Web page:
In the next few weeks, the US Senate is expected to vote on the Budget Reconciliation package (commonly referred to as “Build Back Better”) which passed the House of Representatives on Nov. 19, 2021. The 1.9 trillion budget reconciliation packs in a number of groundbreaking policies and funding for government programs.
While many of the details are still in flux and subject to change, the current package includes many wins for kids, especially for children here in Texas. A recent CNN analysis found that Texas would benefit from Build Back Better more than any other state. Here are 5 provisions of the latest plan that we at CHILDREN AT RISK are excited about.
1. Increasing access to high-quality, affordable child care.
Build Back Better promises an unprecedented $4 billion to expand access to high-quality affordable childcare and pre-k and support the childcare workforce. Specifically, this money would do the following: ensure universal pre-k for 3- and 4-year-olds through a mixed-delivery model, limit childcare expenditures for families to 7% or less of their income, increase compensation and training opportunities for child care workers, and require participation in a quality rating system.
2. Extending the Child Tax Credit.
Under the American Rescue Plan (March 2021), the existing Child Tax Credit (CTC) was expanded both in terms of amount and availability. The amount parents can receive (annually) increased from $2000 to $3000 ($3600 for young kids), and half that money is being distributed in monthly payments of $200-$300. Additionally, more children, specifically those whose parents previously made too little income to qualify, are now benefitting from the credit. Continuing the expanded credit through 2022 is estimated to reduce child poverty by 40% compared to what it would be otherwise. Across the board, families at all income levels benefit from extra money to put towards bills, back-to-school gear, or even college savings.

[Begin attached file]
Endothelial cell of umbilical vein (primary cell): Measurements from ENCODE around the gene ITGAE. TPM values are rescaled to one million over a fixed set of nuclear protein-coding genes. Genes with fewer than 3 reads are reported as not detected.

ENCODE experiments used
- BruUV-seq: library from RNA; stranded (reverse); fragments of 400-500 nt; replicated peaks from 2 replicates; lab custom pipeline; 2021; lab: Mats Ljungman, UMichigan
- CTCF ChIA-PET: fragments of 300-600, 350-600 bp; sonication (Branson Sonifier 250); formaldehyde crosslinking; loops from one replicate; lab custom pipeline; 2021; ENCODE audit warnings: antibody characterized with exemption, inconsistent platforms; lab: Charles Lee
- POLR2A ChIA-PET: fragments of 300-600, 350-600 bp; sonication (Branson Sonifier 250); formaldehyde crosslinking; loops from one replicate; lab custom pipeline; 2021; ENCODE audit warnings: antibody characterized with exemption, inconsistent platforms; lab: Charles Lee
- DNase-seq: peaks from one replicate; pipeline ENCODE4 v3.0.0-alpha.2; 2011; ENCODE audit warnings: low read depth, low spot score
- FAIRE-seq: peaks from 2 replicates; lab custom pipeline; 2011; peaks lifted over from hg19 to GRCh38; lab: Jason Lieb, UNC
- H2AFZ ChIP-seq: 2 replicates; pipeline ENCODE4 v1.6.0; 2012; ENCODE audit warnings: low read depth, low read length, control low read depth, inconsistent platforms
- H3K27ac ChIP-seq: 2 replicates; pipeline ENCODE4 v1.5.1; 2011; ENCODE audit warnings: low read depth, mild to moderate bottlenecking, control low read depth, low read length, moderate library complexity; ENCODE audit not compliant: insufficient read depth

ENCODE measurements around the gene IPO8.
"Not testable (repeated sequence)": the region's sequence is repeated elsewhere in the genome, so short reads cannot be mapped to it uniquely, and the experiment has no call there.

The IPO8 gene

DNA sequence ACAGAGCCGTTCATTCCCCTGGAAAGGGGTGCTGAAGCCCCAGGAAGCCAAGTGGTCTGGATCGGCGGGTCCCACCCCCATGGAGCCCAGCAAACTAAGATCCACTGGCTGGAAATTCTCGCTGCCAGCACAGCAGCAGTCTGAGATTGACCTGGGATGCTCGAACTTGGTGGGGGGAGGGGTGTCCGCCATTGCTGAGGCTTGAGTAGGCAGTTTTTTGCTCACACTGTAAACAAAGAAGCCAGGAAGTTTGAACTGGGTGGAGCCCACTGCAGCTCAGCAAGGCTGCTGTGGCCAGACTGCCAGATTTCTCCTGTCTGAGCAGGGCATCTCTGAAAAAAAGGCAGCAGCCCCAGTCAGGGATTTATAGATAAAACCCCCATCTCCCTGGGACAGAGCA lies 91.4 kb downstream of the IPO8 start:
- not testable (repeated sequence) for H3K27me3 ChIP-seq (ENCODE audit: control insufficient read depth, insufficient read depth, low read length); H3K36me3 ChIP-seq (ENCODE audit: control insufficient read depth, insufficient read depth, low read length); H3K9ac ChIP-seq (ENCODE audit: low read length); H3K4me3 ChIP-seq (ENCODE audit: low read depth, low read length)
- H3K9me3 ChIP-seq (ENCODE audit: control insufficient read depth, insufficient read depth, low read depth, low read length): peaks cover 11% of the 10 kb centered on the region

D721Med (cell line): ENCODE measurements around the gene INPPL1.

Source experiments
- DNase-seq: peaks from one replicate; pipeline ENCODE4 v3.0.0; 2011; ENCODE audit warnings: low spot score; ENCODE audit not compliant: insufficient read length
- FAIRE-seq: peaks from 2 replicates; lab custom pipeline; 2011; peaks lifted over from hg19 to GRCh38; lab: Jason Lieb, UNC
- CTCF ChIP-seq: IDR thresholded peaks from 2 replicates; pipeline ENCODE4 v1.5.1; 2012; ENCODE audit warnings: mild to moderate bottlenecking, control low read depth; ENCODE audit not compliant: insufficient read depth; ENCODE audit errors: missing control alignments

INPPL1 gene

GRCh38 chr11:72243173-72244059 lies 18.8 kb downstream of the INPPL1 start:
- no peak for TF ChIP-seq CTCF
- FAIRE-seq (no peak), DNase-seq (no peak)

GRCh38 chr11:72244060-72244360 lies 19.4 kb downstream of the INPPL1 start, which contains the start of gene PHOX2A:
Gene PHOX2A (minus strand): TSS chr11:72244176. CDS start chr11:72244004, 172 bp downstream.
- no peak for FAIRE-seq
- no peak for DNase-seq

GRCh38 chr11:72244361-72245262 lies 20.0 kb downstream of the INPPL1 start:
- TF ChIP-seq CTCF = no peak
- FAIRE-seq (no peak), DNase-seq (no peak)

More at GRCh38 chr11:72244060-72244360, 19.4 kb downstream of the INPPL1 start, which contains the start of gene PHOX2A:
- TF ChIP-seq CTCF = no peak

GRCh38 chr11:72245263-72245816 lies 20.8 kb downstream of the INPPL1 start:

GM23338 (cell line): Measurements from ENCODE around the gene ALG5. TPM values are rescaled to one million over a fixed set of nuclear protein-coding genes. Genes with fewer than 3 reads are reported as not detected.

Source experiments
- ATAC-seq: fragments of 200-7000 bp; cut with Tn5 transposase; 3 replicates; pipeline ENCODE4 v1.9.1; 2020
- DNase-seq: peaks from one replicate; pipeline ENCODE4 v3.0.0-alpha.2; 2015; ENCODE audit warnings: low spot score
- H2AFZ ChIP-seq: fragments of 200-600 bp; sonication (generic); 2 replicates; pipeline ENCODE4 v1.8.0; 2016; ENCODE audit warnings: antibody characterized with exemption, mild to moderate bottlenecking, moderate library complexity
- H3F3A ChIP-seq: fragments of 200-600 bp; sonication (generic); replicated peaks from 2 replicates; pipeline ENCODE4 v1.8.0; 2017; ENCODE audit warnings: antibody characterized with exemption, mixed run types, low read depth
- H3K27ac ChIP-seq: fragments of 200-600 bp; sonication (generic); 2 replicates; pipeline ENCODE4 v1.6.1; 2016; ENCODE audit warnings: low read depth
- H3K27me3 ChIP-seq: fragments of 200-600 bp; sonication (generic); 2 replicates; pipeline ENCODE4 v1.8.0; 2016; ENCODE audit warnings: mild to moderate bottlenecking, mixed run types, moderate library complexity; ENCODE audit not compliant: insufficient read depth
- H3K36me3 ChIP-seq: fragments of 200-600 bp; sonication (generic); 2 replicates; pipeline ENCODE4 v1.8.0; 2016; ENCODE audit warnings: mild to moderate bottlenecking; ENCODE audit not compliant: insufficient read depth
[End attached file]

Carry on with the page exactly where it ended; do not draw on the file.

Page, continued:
3. Keeping kids covered.
Build Back Better will ensure continuous healthcare coverage for children through CHIP and Medicaid regardless of state opt-in. Texas currently leads the nation in un-insured rates among children and non-continuous coverage is causing thousands of children to lose Medicaid coverage every month due to paperwork issues, not eligibility. Access to Medicaid for eligible children has been linked to better education, financial, and health outcomes in the long term.
4. Closing gaps in maternal and infant health care.
In addition to closing coverage gaps for children, Build Back Better requires states to permanently expand Medicaid coverage, which currently pays for half the births in the country, for mothers and infants for a year after the end of pregnancy (compared to the current 6-week coverage). This would mean more parents and infants have access to doctors’ visits, pre-natal vitamins, nursing assistance, and other services, especially in states like Texas who opted out of this program in the American Rescue Plan.
5. Reducing child hunger.
Maybe the least reported on Build Back Better provision for kids is the expansion of school meals. The legislation will expand free school meals to 8.7 million children during the school year by lowering school eligibility standards and increasing federal reimbursement. In other words, schools will qualify for meal reimbursements at a higher rate (more money) with a lower percentage of low-income students than they’ve previously needed (more schools participating). States would also be able to provide summer EBT to families through WIC to assist with lost meals between school years.
Passing Build Back Better with the provisions included above could cut child poverty in half and make life better for millions of Texas families. The package will be up in the US Senate any day now. You can join us in standing up #ForChildren by contacting your senators today! Click the button below to send a message of support.
This post was written by Lauren Biegel. Lauren is a Program Coordinator at CHILDREN AT RISK where she provides support to the Early Childhood Education and Media Activism Teams.
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